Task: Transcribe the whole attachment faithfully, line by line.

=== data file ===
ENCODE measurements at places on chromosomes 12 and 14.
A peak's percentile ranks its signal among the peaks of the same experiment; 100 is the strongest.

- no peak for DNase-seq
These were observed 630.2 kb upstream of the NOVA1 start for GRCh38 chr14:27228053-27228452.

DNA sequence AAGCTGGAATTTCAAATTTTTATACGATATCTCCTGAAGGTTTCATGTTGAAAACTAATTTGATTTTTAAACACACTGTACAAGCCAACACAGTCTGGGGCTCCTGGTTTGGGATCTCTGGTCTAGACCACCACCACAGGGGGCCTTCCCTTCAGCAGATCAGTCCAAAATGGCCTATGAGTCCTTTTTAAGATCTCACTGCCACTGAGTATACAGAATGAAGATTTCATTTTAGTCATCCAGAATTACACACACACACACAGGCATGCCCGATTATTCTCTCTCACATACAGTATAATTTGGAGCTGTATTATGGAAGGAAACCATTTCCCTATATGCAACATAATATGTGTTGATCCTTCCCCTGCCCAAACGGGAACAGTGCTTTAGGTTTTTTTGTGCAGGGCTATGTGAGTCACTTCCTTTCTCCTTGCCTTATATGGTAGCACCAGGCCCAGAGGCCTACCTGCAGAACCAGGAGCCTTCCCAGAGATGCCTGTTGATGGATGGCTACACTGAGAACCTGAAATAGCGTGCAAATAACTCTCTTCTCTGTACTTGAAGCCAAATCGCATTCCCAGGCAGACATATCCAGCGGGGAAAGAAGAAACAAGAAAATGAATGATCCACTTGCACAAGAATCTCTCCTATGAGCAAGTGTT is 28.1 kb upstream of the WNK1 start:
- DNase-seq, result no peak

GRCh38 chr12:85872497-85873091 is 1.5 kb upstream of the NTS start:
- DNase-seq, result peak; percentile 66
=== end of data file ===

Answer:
ENCODE measurements at places on chromosomes 12 and 14.
A peak's percentile ranks its signal among the peaks of the same experiment; 100 is the strongest.

- no peak for DNase-seq
These were observed 630.2 kb upstream of the NOVA1 start for GRCh38 chr14:27228053-27228452.

DNA sequence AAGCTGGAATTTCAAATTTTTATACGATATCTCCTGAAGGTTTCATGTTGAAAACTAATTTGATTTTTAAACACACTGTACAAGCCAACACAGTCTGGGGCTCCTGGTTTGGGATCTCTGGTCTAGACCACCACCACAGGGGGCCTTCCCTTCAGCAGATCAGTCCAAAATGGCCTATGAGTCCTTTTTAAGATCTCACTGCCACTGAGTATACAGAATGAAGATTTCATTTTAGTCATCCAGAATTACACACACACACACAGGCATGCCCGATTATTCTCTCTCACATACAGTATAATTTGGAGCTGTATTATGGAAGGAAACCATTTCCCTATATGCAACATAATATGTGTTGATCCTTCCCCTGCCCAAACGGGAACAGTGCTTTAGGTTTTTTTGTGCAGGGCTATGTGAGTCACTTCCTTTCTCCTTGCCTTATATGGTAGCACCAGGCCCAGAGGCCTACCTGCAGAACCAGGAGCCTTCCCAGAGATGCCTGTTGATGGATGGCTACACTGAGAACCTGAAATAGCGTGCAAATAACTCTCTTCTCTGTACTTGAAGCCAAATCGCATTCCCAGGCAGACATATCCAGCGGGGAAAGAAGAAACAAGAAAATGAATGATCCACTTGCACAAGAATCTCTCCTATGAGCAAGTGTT is 28.1 kb upstream of the WNK1 start:
- DNase-seq, result no peak

GRCh38 chr12:85872497-85873091 is 1.5 kb upstream of the NTS start:
- DNase-seq, result peak; percentile 66